From August 1, large cruise ships will no longer be allowed to pass through the Venice lagoon. Will this alone save Venice' World Heritage title? UNESCO will decide that next week.
For years, the pros and cons of large cruise ships entering Venice have been the cause of unending local and international debate. But as of August 1, ocean liners will no longer be allowed to enter the lagoon city, the government in Rome announced after a cabinet meeting on Tuesday,
The decision comes in the nick of time. On July 16, the UNESCO World Heritage Committee will convene in Fouzhou, China to discuss the status of Venice as a World Heritage Site — and whether the Northern Italian city should be placed on its list of "World Heritage Sites in Danger."
This so-called red list includes World Heritage sites whose status is considered endangered by UNESCO due to a variety of negative impacts largely linked to overtourism.
One decisive criterion for the endangerment of Venice is the presence of ocean liners. For many years, UNESCO has been observing developments in the lagoon city with a keen eye.
Not only do the giant ships pollute the air with their exhaust fumes when they call in at Venice; their passage also adds to the water pressure pushing on the submerged foundations of the city's historic buildings. The liners also destroy the lagoon's sensitive ecosystem as they roll into town each summer.
Rising water levels have already threatened the integrity of many of the historic buildings in Venice. The problem is exacerbated by the combination of high tides and heavy storms that flooded much of the city in 2019.
But there is another kind of flooding that worries the guardians of the World Heritage Site: The tourist masses descending onto places like St. Mark's Basilica every summer. In 2019, some 16 million visitors are said to have come to see the alleys and canals of Venice — where the local population of the central old town has dwindled to less than 60,000 residents. It is unclear whether this might change after COVID-19, but Venice has always been a global tourism hotspot.
This overtourism of the city is another factor that could threaten Venice' World Heritage status and bring it closer to the red list. In this sense, the ban on cruise liners entering Venice may not in isolation be enough to ensure that the city's UNESCO status is retained.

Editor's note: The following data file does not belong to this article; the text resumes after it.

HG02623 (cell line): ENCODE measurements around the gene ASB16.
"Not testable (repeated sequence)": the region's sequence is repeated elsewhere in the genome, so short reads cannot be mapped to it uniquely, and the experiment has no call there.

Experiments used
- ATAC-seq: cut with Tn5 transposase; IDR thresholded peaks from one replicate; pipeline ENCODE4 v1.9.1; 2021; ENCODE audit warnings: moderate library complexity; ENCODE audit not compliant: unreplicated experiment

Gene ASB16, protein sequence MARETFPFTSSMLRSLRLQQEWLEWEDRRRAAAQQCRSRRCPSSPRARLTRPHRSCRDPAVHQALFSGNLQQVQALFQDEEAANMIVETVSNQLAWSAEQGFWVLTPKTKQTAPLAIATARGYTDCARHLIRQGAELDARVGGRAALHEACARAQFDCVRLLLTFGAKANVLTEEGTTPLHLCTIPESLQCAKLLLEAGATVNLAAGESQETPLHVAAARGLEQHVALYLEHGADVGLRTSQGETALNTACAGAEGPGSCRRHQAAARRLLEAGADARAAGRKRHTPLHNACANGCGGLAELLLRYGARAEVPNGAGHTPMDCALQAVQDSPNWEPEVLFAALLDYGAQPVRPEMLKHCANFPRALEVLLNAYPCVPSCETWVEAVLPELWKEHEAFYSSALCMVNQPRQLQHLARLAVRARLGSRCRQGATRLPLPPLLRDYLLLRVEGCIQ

The World Heritage title had been awarded to Venice in 1987 on the grounds that the entire city was "an extraordinary architectural masterpiece in which even the smallest buildings contain works by the world's best artists, such as Titian, Tintoretto and others."
But the cruise ship industry has left its toll on the city for many years. For Venetians, the massive cruise ships have only brought lasting damage to their city, with passengers said to spend little to no money in local shops.
Italy's central government in Rome wants desperately to hang on to the World Heritage title for Venice, and sees the matter it as an issue of national urgency.
If Venice were to be placed on UNESCO's red list, it would be "a very serious matter for our country," Italian Culture Minister Dario Franceschini wrote after UNESCO announced that the city's status was under review.
However, the central government has not put forward a viable solution to the problem, and has forced local politicians to take full responsibility.
Two years ago, Venice mayor Luigi Brugnaro had even demanded that UNESCO put his city on the red list as he felt abandoned by Rome. His plea was triggered after an out-of-control cruise ship rammed into a tourist boat on the busy Giudecca Canal.
It is unclear whether Mayor Brugnaro's wish comes true at the upcoming meeting of the UNESCO World Heritage Committee in Fuzhou. The cruise liner ban is seen as a positive sign, however.
The World Heritage Organization stresses that any potential move to place Venice on the list of endangered sites would be "neither a punishment nor a warning."
"Rather, it is a mechanism to preserve these extraordinary places for future generations," said Peter Martin of the German UNESCO Commission. The red list designation, he adds, simply shows that urgent action is needed to achieve the goal or preservation.
"To ensure that this succeeds, the World Heritage Committee issues concrete steps to take to avert threats to the World Heritage while also formulating recommendations for such sites," Martin explained.
This approach can still lead to long-lasting success, said Martin. This was the case with the Church of the Nativity of Jesus Christ in Bethlehem, which was threatened by structural decay, growing tourism and a tunnel project. When it was subsequently placed on the World Heritage site red list, the underground building project was cancelled and the church was extensively restored — with significant financial support given by Sweden and Italy. This eventually led to the church regaining its World Heritage status.
According to Martin, it has only even become necessary to permanently withdraw World Heritage status from two World Heritage Sites out of more than 1,000: the Dresden Elbe Valley Cultural Landscape and the Arabian Oryx Wildlife Sanctuary in Oman.
And unless the World Heritage status is eventually withdrawn from a place, "endangered" sites are still allowed to advertise their UNESCO credentials.
But continuing to cash in on World Heritage status might be counterproductive. In the case of Venice, critics believe it would further fuel unsustainable tourist arrivals in already fragile hotspots such as St. Mark's Square.